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In This Newsletter
Editor's Note
The Milk of Sorrow
Centurion
Claudia Llosa, The Milk of Sorrow
IFP: Filmmaker Conference Adds Panelists
Fest Deadlines
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New In Theaters
THE MILK OF SORROW Nominated for Best Foreign Language Film at this year's Academy Awards, as well as a winner at the Berlin Film Festival, The Milk of Sorrow, written and directed by Claudia Llosa, is a remarkable story about a Peruvian woman's fight to overturn a possible fate. Fausta (Magaly Solier) is suffering from a rare disease called the Milk of Sorrow, transmitted through the breast milk of women who were abused or raped while pregnant. She becomes determined to break the cycle of abuse for the next generation. A stunning and emotionally-wrought film, The Milk of Sorrow mixes magic realism with political activism. Interviewed for this week's Director Interviews, Llosa talks about what she hopes the film will provide. "I share the idea that the task of opening spaces, to think, is the only way of facilitating the dialogue on a topic that brings so much pain, and this film was conceived as a search of healing," she says. Read our interview with Liosa below. CENTURION A brutal war epic, Centurion, directed by Neil Marshall (The Descent, Doomsday) portrays the true tale of the Ninth Legion, a band of Roman soldiers headed towards Caledonia (today Scotland) to get rid of the Picts, a Celtic tribe. Their journey is marked by captures and guerrilla warfare, with the troops' hope laying upon one man: Centurion Quintus Dias (Michael Fassbender), who has escaped being prisoner of the Picts. Marshall's films have been noted for their portrayals of warrior women and unrelenting violence, here he takes a switch directing a cast of mostly men... though he includes one more warrior woman, a mute Brigante fighter named Etain (Olga Kurylenko).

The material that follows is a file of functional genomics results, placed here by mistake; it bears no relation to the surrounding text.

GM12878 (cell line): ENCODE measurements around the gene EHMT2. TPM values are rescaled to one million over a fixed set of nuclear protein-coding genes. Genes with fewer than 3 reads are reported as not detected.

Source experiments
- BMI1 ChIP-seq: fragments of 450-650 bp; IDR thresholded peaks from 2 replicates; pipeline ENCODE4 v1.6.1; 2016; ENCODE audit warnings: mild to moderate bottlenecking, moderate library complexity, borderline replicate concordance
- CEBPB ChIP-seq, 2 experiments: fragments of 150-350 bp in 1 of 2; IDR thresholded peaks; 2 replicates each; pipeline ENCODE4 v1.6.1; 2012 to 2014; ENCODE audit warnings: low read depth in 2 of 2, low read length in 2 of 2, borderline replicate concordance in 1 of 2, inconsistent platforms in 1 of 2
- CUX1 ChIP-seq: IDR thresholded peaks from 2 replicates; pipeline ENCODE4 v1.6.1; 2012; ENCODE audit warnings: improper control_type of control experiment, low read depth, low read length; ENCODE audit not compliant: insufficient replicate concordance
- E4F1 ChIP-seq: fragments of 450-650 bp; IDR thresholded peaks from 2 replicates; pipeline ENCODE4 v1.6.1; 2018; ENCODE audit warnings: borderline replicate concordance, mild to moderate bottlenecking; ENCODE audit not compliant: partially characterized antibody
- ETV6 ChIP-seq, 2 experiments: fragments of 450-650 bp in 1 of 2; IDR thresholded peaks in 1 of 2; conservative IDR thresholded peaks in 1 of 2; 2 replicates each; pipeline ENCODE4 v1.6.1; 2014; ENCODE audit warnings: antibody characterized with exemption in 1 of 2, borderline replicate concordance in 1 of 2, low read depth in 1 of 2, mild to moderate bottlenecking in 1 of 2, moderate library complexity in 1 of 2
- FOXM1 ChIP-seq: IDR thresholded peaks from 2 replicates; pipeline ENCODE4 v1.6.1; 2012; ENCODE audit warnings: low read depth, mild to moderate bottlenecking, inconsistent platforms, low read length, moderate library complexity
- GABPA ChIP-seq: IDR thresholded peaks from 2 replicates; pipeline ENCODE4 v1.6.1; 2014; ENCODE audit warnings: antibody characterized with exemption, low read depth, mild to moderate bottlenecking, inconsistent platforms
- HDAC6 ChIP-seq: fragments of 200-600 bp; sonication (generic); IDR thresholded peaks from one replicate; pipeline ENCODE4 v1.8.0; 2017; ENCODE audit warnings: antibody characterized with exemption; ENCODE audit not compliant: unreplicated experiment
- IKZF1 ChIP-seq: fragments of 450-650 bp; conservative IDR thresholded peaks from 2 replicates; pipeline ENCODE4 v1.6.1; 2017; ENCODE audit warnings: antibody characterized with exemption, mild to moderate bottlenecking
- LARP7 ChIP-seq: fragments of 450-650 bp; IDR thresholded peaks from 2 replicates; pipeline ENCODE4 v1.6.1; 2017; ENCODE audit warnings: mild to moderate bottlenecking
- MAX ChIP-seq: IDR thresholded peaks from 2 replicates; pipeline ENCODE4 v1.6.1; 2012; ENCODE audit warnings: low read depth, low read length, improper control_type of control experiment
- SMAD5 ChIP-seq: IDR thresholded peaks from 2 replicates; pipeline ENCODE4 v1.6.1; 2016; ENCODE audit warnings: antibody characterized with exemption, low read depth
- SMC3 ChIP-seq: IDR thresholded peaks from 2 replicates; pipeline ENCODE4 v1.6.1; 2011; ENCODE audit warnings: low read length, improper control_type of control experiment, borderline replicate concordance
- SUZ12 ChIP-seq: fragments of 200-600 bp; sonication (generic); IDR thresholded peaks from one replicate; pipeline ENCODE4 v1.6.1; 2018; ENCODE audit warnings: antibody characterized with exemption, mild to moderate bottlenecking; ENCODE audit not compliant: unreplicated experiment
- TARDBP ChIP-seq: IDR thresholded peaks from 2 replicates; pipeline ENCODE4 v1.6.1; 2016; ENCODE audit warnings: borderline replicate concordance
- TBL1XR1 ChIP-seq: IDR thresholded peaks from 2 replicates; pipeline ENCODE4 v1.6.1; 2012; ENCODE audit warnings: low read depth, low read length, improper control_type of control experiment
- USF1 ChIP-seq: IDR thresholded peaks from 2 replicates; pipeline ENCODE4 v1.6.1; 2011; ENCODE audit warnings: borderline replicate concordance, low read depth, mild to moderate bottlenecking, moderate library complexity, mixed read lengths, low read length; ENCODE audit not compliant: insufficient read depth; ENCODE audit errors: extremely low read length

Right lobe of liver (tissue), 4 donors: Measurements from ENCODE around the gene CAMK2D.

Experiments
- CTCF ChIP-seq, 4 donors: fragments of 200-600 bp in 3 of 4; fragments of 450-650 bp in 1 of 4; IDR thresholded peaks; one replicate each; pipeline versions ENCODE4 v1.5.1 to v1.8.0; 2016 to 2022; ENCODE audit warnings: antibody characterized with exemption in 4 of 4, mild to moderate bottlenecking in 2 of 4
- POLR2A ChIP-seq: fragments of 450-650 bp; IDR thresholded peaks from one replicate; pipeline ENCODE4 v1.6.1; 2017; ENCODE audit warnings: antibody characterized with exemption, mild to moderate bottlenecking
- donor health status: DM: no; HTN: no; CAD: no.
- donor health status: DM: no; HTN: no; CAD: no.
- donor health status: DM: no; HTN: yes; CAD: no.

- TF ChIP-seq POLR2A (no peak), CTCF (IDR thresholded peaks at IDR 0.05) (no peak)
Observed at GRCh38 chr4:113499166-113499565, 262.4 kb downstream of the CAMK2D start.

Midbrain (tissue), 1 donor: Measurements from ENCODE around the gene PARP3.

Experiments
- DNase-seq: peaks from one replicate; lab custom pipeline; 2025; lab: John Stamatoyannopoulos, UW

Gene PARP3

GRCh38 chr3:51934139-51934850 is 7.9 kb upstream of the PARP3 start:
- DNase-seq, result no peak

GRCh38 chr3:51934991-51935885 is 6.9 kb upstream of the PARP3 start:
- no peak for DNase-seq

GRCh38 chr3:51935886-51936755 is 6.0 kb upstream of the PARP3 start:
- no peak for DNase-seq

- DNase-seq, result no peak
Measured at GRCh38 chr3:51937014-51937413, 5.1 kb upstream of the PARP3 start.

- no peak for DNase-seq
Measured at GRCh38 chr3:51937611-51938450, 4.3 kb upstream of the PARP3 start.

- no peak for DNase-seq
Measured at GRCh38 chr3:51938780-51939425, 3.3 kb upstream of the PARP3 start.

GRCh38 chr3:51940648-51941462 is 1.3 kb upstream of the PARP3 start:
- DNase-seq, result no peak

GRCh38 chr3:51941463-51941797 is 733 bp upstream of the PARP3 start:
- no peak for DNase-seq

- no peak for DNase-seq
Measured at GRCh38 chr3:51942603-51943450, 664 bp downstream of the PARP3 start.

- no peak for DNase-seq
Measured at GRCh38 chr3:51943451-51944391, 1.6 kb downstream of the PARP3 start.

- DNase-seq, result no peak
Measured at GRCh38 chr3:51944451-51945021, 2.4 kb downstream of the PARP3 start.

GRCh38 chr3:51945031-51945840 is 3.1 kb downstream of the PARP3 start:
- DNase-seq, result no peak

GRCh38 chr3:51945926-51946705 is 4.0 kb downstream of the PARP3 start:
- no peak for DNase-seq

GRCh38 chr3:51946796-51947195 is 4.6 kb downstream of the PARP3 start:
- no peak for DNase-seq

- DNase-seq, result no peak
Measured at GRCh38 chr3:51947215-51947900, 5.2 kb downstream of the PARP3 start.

Recent Blogs
This week on the blog, producer Amy Lo reports from the Sundance Producer's Lab; filmmaker Gregory Bayne (pictured left) offers distribution advice during the tour of his film Person of Interest; and Scott Macaulay rounds up the best in his Sunday Morning Links.

To read more posts from our blog, click here.
Newest Web Article
CLAUDIA LLOSA, THE MILK OF SORROW By Brandon Harris

For Claudia Llosa, director of the Berlinale winning and Academy Award-nominated Peruvian film The Milk of Sorrow, magical realism isn't a literary genre or filmic device, it's an element of national identity and consciousness. Her film, easily the most critically lauded film to emerge from Peru, is set in the rough-hewn mountain settlements on the outskirts of Lima. read more

Festival Deadlines
SEPTEMBER
Boulder International Film Festival
Late Deadline: Sept. 1
Festival Dates: Feb. 17-20

Anchorage International Film Festival
Final Deadline: Sept. 1
Festival Dates: Dec. 3-16

Sundance Film Festival
Regular Deadline: Sept. 3
Late Deadline: Sept. 24
Festival Dates: Jan 20-30